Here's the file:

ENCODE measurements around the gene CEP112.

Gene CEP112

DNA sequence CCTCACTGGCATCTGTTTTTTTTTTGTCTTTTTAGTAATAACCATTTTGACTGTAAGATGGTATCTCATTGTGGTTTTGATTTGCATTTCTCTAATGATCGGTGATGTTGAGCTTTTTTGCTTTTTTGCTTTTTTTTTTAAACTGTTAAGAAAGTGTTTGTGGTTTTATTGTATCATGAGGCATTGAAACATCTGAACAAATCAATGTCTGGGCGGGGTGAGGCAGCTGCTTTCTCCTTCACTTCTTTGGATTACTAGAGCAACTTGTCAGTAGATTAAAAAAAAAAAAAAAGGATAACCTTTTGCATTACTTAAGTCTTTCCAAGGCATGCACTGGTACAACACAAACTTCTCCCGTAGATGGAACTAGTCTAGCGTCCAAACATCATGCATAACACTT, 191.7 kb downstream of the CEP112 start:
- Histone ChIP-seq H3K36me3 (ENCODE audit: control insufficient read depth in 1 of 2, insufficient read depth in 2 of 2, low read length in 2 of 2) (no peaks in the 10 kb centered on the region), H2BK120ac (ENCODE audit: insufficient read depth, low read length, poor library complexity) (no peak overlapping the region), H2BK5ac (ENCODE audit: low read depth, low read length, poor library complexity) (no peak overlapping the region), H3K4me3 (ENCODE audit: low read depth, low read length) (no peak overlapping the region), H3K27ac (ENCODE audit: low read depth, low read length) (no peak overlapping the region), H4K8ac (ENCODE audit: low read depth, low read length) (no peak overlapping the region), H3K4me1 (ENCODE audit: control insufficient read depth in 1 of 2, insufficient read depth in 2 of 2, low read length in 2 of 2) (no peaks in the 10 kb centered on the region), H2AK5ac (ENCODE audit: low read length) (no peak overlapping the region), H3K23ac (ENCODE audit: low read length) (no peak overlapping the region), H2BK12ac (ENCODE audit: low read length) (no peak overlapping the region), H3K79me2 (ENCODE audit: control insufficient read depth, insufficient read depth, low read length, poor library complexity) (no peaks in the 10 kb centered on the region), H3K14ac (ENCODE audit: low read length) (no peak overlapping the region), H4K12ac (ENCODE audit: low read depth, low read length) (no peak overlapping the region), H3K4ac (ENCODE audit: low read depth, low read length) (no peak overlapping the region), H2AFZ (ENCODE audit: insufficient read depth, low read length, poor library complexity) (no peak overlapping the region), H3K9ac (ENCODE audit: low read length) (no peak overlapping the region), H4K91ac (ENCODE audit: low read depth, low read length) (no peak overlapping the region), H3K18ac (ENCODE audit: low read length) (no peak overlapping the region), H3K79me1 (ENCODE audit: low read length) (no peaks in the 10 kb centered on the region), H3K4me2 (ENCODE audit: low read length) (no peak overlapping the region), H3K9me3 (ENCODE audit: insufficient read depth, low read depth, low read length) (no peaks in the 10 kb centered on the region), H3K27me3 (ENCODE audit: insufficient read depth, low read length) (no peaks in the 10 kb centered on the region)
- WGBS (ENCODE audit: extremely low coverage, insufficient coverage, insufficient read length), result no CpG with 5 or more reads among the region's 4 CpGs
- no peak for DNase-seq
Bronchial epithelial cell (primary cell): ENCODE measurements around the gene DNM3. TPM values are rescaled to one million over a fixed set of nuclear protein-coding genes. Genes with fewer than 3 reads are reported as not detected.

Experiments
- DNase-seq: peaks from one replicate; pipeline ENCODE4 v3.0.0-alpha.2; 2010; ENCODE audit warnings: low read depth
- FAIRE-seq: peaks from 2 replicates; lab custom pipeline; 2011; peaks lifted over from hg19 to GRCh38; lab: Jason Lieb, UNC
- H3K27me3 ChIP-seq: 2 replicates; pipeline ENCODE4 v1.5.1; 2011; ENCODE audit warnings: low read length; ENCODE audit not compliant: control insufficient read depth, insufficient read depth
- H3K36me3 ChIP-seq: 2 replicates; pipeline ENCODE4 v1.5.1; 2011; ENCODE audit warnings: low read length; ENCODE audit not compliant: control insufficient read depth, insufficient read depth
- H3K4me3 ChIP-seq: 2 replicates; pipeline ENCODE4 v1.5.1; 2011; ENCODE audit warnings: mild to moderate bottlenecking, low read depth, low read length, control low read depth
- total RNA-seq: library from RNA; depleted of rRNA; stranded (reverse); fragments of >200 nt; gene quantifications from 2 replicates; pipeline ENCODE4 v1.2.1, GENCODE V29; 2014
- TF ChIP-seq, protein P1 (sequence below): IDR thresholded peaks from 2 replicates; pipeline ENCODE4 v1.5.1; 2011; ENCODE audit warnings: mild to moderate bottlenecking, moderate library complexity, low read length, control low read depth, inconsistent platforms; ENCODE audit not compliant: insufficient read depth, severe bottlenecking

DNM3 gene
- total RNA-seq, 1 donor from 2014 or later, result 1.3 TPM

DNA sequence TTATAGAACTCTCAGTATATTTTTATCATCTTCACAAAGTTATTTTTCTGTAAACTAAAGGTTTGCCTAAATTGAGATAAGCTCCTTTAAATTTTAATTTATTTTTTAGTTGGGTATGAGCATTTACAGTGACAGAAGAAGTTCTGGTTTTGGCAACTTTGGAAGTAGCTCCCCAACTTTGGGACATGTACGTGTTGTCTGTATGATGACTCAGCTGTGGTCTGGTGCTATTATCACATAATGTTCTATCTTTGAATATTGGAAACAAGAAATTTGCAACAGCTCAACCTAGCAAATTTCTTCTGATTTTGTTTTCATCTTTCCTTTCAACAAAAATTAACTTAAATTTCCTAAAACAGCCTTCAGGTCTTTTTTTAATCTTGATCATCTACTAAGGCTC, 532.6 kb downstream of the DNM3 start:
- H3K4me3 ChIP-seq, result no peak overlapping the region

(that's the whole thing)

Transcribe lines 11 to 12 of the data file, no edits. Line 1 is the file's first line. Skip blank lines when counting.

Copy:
- H3K27me3 ChIP-seq: 2 replicates; pipeline ENCODE4 v1.5.1; 2011; ENCODE audit warnings: low read length; ENCODE audit not compliant: control insufficient read depth, insufficient read depth
- H3K36me3 ChIP-seq: 2 replicates; pipeline ENCODE4 v1.5.1; 2011; ENCODE audit warnings: low read length; ENCODE audit not compliant: control insufficient read depth, insufficient read depth